Welcome to my site devoted to amateur radio information, ideas and software.  I really enjoy the opportunities to play weekend electrical engineer and software developer since my day job is neither.
What have I done that might be of interest to you?
Alpha 84xx Linear Amplifiers
Like most hams I really appreciate the myriad of software hams have written and made available for free.  I have contributed to that collection of free software with my Alpha 84xx linear amplifier monitor software. With this software you can monitor much more of what's going on under the hood and make more informed tuning decisions. Software is a great way to add what the manufacturer couldn't put on the front panel.  The monitor even allows a limited degree of remote control as well - such as remote power-on/power-off and selecting what values are displayed on the amp's multimeter LEDs.
Users of the monitor who hadn't otherwise seen telemetry from the 8410s were reporting abnormally high thigh plate voltages thinking it was an issue with the monitor.  In my case, telemetry was reporting plate voltage higher than the tubes are rated so it was a major concern for me.  The problem was eventually solved but finding the cause had become a minor obsession.  The troubleshooting process and final resolution are documented on the Plate Voltage Issue page and may be of interest if your 8410 has the original HV metering resistors.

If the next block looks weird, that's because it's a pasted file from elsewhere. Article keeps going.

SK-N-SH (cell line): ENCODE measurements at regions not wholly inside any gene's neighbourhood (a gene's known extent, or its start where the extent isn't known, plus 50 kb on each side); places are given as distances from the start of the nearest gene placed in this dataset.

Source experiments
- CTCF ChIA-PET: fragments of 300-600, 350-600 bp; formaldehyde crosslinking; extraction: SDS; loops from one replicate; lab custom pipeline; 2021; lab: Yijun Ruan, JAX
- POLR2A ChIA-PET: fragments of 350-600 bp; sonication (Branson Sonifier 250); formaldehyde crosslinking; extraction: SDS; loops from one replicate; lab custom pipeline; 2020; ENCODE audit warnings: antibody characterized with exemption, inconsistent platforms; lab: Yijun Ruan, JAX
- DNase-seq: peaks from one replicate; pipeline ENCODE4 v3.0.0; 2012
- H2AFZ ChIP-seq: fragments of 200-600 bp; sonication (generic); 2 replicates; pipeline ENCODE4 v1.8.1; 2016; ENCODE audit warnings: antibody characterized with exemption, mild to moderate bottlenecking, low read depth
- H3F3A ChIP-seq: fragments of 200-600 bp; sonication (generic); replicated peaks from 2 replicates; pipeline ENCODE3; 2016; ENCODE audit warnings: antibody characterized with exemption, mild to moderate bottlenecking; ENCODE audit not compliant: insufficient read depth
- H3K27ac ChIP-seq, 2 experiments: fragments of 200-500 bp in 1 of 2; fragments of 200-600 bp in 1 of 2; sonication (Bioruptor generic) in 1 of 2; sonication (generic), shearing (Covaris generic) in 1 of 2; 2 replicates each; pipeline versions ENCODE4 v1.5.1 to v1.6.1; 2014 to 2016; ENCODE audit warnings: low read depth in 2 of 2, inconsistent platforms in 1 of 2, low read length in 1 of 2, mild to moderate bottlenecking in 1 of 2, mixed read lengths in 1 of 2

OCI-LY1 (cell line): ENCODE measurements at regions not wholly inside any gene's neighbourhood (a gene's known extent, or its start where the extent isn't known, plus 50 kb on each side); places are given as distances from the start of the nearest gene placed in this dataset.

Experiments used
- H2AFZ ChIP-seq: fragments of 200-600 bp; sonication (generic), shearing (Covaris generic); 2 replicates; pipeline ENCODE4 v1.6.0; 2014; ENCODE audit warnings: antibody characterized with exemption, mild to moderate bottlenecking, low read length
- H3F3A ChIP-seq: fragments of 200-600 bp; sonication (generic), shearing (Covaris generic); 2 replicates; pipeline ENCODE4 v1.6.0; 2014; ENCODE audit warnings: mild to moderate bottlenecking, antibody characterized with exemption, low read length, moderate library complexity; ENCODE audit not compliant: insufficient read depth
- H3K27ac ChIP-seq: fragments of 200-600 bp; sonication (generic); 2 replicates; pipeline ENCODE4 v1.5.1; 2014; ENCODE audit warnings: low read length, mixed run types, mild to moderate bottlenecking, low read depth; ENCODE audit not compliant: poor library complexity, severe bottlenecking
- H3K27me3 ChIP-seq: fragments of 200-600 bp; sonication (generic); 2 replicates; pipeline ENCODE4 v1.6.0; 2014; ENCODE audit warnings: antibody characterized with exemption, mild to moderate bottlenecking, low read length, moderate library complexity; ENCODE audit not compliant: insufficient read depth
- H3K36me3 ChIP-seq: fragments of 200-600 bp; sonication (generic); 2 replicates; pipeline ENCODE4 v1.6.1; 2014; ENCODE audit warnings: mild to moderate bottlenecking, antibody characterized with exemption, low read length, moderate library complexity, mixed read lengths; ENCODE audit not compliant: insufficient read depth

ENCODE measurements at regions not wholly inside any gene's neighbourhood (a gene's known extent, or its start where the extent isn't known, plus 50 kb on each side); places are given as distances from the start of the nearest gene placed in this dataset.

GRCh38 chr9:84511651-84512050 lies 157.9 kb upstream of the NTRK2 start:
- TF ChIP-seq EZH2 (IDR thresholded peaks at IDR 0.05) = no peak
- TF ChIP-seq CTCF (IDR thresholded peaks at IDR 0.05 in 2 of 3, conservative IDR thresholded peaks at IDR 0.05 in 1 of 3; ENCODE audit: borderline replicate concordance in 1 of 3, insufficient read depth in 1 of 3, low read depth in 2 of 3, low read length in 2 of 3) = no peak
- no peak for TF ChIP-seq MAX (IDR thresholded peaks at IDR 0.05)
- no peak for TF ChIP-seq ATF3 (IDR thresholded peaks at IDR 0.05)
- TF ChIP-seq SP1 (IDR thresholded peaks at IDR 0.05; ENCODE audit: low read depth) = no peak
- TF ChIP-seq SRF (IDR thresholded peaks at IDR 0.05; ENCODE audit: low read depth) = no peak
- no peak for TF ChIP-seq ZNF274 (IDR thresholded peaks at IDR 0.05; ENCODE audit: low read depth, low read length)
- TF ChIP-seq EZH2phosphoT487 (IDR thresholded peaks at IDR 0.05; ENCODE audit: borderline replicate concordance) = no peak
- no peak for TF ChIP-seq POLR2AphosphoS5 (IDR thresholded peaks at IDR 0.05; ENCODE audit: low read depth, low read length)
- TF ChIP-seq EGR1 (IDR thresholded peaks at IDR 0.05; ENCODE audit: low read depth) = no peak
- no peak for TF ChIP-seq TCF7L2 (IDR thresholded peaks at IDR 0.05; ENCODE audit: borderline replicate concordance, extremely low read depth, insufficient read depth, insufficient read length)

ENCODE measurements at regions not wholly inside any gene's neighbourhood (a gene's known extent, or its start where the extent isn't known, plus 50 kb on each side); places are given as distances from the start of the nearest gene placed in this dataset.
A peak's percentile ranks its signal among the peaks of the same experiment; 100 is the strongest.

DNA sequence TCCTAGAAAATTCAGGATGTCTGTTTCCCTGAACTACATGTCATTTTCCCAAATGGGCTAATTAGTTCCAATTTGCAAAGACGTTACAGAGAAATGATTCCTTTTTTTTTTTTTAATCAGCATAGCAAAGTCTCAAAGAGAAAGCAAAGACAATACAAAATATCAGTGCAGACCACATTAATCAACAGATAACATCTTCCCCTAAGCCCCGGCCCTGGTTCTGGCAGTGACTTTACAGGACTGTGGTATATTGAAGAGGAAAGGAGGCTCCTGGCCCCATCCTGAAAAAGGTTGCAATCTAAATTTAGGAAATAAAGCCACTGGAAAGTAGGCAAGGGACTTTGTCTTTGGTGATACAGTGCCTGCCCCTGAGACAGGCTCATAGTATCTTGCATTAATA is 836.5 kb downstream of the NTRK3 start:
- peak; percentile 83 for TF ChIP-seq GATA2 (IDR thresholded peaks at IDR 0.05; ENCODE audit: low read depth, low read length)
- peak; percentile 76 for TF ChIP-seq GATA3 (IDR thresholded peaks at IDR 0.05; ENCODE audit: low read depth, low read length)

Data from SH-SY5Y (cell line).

Indoor SteppIR Yagis
Due to neighborhood covenants at my former QTH I chose to put my conspicuous antennas in the attic (only an HF-2V went up outside).  Despite having my primary antennas in the attic, I chased DX and awards fairly effectively.  This is typical of many suburban hams so what's different?  I put a pair of orthogonal two-element SteppIRs in my attic and I operated QRO.  With that came motor noise coupling, roof slope and maximum permissible exposure to RF energy issues. 

If this sounds a bit like building a ship in a bottle, it is.  My house was a single-level ranch of about 1150 sq. ft. and the attic is nothing but "W" trusses.  But it was worth it.  No UV damage to the SteppIR fiberglass elements or coax, no storm damage, no water intrusion.  And when QRO I didn't have to worry about corona off the driven element tips causing an attic fire as the elements are totally contained within the fiberglass element tubes.
It's about as good as it gets with indoor antennas even though it is still a serious handicap to work out of wood and asphalt-shingled radome.  To see what I did to get two 2-element yagis in a small attic and how they perform, see the Indoor SteppIR Yagis page.
Subpages (1): Elecraft K-Line